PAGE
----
Some albums are worth the wait. Back in 1979, Jim Lauderdale had come to Nashville, just out of college in North Carolina, to try to get something started in the music business and to make friends with George Jones and Roland White. The first never happened — though Lauderdale wrote his now-iconic tune “The King of Broken Hearts” in tribute to Jones — but he did meet White, who told the young singer and songwriter how much he liked his music and that they should make an album together.
The pair recorded the album in the basement of Earl and Louise Scruggs’ house, and they were joined by Gene Wooten on dobro, Johnny Warren on fiddle, Stan Brown on banjo, Terry Smith on bass, and Marty Stuart on lead guitar. When they finished making the album, though, they couldn’t find a label that was willing to release it, so Lauderdale put it away.
In the mid-’90s, when Lauderdale’s star was on the rise, he and White thought it might be a good time to release the album, but they realized that they didn’t have the masters and that over the years they’d been lost. Recently, White’s wife found them at the bottom of a box.
What would have been Lauderdale’s first album, the aptly titled Jim Lauderdale & Roland White, reveals Lauderdale’s easygoing delivery and his way with a song. The album opens with Lauderdale’s bluegrass scamper “Forgive and Forget”; White’s skittering mandolin kicks off the tune, Lauderdale’s tenor and the rest of the instruments join in, and it’s off to the races, with Warren’s fiddle playing call-and-response to Lauderdale’s and Stuart’s guitars and White’s mandolin. Lauderdale’s vocals capture the ache in the Reno and Smiley-penned weeper “(Stone Must be the) Walls Built Around Your Heart,” and the instruments build a wall of bittersweet sound around the vocals. Guitars, mandolin, and vocals gallop along on Clyde Moody’s “Six White Horses,” while the sprightly mandolin and fiddle on Rebe Gosdin’s “Don’t Laugh” match the humorous, tongue-in-cheek lyrics. Lauderdale re-imagines Gordon Lightfoot’s “(That’s What You Get) For Loving Me” as if The Flying Burritos or The Byrds were to sing it. White’s haunting mandolin riffs create a melancholy atmosphere on the opening of Donovan’s “Try and Catch the Wind,” and this version of the song delivers more clearly than the original the wistfulness that comes with the impossibility of gaining love.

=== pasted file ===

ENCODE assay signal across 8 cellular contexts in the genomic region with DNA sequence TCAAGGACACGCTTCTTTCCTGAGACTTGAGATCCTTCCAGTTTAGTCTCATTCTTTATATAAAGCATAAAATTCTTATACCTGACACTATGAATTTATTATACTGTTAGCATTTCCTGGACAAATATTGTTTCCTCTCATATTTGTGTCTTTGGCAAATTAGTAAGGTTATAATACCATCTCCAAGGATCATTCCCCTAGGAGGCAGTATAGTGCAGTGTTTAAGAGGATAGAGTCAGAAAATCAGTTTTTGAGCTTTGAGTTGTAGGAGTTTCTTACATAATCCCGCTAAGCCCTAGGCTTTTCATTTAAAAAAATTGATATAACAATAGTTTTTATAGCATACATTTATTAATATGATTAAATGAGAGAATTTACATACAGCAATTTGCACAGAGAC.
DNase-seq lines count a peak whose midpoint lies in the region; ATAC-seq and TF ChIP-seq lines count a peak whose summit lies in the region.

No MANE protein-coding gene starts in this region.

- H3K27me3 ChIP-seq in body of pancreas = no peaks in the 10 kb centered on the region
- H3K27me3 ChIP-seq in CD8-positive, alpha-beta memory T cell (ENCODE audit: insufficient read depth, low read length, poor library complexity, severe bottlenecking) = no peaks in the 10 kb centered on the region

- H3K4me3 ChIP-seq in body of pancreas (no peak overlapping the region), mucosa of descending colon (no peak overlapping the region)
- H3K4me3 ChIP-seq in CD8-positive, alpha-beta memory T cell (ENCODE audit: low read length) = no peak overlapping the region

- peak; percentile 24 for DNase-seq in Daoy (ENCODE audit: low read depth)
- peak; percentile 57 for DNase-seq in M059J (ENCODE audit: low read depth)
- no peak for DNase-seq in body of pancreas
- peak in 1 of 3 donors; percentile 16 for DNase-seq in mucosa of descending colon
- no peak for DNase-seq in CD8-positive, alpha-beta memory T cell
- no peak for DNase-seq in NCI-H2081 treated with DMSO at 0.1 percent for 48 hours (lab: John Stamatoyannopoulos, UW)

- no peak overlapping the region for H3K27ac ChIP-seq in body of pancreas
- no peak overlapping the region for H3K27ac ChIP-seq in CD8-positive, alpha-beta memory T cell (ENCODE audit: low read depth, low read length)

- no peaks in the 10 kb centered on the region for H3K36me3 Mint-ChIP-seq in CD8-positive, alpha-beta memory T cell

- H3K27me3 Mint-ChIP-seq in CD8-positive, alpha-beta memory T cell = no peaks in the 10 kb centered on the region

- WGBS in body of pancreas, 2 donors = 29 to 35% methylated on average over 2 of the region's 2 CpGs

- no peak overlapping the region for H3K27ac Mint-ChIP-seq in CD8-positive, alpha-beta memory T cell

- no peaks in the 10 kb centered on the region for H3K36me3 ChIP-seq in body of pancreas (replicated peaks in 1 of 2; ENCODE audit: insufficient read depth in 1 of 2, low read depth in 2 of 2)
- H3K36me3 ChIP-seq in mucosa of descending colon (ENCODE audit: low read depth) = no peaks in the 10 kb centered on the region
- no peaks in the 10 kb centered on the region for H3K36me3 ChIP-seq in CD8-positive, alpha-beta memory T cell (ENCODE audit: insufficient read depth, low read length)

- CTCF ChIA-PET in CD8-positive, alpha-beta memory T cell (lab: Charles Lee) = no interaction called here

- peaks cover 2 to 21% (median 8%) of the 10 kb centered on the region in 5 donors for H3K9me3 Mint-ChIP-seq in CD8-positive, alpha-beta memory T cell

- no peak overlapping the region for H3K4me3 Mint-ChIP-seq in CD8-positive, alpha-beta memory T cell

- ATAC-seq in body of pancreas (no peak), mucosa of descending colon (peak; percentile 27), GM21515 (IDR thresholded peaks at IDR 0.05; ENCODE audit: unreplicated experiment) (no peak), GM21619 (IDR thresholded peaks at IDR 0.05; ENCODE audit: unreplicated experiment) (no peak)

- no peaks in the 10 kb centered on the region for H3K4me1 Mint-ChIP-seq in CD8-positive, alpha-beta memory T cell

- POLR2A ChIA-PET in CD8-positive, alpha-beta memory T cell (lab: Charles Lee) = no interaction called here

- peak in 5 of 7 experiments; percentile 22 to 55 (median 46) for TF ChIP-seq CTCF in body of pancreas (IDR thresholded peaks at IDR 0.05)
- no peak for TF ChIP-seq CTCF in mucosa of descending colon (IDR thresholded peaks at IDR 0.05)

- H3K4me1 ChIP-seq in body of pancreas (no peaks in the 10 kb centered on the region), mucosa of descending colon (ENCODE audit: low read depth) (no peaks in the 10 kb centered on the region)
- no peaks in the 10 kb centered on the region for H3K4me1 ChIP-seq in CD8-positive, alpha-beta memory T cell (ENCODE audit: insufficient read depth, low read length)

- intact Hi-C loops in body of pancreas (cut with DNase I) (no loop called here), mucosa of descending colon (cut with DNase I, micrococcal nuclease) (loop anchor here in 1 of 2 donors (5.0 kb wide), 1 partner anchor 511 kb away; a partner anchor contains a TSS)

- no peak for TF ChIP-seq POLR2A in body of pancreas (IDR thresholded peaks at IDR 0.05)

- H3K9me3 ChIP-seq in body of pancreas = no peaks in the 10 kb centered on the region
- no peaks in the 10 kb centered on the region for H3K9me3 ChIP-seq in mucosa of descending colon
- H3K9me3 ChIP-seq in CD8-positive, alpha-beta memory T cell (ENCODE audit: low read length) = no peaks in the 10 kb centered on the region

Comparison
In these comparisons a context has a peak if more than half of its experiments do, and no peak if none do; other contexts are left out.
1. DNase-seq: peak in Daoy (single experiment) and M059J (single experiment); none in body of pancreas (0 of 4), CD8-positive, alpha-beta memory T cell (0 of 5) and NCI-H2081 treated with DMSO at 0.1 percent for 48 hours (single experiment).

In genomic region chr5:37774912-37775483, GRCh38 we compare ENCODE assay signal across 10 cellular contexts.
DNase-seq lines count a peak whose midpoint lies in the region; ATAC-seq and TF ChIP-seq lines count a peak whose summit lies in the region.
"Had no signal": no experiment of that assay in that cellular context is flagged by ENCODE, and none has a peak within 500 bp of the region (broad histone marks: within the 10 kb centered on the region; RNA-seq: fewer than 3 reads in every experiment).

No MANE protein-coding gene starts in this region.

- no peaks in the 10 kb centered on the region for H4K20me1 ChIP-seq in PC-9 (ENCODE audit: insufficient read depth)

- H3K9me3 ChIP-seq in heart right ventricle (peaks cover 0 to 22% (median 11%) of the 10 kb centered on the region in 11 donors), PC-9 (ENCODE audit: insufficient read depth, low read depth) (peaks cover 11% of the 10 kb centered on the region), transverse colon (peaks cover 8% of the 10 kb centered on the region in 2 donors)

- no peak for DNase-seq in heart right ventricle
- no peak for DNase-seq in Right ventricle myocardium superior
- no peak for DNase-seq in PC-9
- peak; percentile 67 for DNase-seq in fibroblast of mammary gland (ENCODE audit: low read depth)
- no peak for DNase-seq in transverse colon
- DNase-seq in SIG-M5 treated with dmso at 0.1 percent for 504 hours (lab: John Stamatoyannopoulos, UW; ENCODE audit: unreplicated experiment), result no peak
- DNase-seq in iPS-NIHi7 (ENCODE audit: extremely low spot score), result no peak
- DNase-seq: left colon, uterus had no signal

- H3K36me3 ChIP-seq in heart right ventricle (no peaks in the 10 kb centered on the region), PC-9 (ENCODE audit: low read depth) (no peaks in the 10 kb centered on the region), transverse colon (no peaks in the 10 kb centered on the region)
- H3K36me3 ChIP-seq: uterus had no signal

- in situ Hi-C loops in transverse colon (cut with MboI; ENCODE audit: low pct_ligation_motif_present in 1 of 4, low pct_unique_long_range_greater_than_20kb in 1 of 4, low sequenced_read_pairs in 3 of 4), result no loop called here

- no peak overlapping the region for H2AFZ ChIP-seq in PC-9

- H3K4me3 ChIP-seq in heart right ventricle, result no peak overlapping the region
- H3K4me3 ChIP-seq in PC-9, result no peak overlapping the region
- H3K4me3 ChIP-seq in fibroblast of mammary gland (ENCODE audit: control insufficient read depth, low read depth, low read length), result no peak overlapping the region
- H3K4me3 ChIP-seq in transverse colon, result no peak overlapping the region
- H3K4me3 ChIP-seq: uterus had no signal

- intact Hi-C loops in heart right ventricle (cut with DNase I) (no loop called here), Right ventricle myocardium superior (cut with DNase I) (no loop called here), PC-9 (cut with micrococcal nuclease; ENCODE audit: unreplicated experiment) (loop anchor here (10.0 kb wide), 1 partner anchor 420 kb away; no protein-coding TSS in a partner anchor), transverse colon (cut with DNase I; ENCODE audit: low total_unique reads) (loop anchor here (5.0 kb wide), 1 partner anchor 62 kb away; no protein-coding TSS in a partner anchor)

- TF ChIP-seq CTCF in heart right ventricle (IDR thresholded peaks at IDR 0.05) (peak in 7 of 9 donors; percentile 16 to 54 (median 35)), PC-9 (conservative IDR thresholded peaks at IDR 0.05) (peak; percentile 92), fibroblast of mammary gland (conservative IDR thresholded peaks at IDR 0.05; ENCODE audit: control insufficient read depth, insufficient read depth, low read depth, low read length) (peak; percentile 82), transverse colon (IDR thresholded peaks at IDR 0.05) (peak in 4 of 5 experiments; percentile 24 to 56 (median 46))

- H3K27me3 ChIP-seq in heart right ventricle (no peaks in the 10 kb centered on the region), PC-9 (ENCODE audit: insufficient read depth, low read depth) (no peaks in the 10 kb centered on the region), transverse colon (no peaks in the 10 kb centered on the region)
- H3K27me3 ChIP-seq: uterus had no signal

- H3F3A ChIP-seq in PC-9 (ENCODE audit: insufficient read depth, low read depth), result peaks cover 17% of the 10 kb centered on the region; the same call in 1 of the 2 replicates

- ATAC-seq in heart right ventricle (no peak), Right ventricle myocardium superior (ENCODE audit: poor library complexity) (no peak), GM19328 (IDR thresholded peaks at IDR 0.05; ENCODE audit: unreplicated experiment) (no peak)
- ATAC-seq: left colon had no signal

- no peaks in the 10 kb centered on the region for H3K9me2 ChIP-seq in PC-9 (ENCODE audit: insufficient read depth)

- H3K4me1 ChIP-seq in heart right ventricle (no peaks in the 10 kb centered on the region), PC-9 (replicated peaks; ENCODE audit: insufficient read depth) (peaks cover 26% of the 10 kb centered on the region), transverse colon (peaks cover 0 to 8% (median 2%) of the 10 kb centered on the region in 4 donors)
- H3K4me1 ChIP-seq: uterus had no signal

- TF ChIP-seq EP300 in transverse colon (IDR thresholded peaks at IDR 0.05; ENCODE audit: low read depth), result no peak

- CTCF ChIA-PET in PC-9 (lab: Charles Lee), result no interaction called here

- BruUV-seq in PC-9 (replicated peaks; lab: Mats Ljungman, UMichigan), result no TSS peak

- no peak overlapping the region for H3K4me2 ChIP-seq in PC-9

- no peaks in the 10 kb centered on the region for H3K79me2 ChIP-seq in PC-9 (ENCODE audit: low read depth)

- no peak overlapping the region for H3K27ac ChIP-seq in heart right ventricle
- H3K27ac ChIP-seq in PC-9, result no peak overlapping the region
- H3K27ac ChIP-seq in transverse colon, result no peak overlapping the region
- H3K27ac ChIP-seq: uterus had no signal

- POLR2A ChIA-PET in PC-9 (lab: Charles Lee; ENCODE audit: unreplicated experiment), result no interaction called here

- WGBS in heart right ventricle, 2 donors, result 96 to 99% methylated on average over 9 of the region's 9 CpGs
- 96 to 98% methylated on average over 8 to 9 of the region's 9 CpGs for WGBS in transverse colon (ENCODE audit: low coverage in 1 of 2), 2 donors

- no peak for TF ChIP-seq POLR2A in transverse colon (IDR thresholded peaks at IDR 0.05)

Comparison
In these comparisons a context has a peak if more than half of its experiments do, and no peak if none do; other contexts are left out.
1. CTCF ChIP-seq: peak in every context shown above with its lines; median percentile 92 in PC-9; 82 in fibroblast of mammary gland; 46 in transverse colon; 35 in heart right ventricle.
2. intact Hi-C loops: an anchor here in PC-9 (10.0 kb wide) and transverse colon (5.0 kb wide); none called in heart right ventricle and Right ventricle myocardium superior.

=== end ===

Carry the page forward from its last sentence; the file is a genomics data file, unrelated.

Jim Lauderdale & Roland White — which releases on the same day as Lauderdale’s newest effort, Time Flies — gives us a glimpse of Lauderdale’s early love of bluegrass and country music, his ability to capture the just-right approach to a song, and his developing skills as a guitarist, singer, and songwriter. We’re fortunate, indeed, that this little treasure has been found and that we can now reap its riches.